A Greek & Roman fantasyland by the sea that is deep in Hezebollah country
Tyre Travel Blog› entry 19 of 20 › view all entries
This town must be central and important to Hezebollah. Entering, there are many of their flags lining the road and many, many billboards and sides of buildings covered with pro Hezebollah pictures and sentiments.
The first site we went to in
The gate had been a three arched structure originally, but later one of the arches was lost when the necropolis was extended. The roman road is still there.
We were finally ready to eat. We headed to the restaurant, which had a waterfront view. It was so picturesque. Looking out the window at the table, it seemed that the beautiful palm tree and small boat anchored just off shore were there just for us. Once again that was plenty of choice for me. The main course included fish, which made sense as were on the coast. The only part that bothered me was the things still had their heads on them.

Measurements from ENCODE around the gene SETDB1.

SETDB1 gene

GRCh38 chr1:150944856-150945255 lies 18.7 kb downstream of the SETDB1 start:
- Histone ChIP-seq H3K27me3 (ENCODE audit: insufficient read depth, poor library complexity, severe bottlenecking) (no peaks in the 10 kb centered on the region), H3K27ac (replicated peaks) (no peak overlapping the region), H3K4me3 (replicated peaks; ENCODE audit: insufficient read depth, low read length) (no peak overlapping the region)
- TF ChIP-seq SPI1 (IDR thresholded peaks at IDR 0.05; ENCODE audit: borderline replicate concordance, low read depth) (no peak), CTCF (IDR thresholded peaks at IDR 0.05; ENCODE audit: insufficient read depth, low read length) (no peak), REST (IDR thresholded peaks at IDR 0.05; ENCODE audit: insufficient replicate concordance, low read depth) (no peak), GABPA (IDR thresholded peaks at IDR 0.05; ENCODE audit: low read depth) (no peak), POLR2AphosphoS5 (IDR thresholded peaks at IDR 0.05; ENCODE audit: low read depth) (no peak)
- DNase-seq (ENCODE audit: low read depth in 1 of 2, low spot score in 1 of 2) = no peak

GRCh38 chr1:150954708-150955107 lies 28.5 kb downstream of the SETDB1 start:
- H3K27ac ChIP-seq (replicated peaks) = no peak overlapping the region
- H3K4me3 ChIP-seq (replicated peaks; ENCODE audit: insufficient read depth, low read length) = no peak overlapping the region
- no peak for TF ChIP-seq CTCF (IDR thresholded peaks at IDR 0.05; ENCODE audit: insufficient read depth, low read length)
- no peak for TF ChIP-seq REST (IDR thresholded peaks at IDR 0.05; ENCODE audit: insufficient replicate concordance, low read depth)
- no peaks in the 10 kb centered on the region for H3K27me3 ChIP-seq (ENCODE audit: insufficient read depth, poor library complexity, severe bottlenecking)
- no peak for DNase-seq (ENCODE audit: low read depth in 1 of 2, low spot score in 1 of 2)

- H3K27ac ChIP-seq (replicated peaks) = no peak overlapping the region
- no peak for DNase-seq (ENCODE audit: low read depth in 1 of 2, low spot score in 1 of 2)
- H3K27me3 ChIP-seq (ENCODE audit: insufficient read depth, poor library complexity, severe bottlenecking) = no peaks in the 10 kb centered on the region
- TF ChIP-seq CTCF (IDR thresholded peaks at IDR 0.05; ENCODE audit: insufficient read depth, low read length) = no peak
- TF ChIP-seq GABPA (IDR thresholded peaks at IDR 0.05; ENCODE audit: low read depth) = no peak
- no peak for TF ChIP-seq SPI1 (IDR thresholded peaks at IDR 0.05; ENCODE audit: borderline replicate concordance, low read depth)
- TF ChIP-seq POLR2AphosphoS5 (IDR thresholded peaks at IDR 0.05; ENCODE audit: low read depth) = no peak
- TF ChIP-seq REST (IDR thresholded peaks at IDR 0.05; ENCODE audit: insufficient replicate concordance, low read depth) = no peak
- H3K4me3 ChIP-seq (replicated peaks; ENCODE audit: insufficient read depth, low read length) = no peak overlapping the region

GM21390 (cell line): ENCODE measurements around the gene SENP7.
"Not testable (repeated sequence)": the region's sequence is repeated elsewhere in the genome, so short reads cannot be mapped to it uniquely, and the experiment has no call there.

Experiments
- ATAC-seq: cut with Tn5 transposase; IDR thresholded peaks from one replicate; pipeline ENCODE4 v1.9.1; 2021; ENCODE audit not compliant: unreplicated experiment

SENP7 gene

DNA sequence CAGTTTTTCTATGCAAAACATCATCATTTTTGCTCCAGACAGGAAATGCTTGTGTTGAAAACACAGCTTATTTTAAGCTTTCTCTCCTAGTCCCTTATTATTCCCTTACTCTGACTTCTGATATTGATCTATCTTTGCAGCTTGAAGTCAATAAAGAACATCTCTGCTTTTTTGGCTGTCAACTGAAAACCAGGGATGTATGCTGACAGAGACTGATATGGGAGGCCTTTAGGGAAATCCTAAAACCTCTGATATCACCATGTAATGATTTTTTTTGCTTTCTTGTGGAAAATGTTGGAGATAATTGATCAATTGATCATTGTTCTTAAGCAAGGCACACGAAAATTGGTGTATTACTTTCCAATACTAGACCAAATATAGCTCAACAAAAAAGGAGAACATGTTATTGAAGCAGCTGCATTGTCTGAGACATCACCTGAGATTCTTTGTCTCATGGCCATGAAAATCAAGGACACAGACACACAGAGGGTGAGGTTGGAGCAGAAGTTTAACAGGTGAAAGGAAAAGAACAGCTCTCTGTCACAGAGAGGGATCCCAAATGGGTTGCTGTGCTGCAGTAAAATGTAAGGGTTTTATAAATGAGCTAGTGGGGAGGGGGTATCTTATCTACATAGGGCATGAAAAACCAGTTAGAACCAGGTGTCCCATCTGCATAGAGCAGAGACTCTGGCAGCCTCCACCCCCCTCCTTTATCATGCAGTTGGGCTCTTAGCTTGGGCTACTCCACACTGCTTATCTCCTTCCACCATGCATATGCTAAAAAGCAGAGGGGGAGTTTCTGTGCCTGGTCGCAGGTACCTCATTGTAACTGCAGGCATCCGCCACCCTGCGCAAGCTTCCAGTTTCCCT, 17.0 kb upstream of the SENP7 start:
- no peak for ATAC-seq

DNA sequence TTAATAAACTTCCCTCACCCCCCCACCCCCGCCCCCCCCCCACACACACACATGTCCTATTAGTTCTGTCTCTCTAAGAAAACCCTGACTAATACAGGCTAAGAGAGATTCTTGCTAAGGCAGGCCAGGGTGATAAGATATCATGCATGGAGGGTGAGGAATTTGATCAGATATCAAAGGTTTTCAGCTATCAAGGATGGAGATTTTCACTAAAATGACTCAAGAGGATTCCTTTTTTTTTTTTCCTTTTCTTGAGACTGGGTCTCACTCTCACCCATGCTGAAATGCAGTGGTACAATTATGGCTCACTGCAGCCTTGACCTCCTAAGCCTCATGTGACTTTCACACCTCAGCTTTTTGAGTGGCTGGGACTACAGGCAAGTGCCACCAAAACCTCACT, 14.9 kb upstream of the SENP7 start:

After lunch, we were all in much better condition and moods. We had one more site to visit in
Al-Mina has been largely ignored in popular surveys. More recently, it has become important as the key to understanding the role of early Greeks in the east at the beginning of the "Orientalizig Period" of Greek cultural history.
Having had a really full day it was back to
Upon our return to Beirut, we had a quiet dinner, packed and then hit the bed early. We had an early fight the next morning. It was anohter amazing day of exploration of the history and culture in the Middle East waiting for us to come and be moved by it. I know that I was.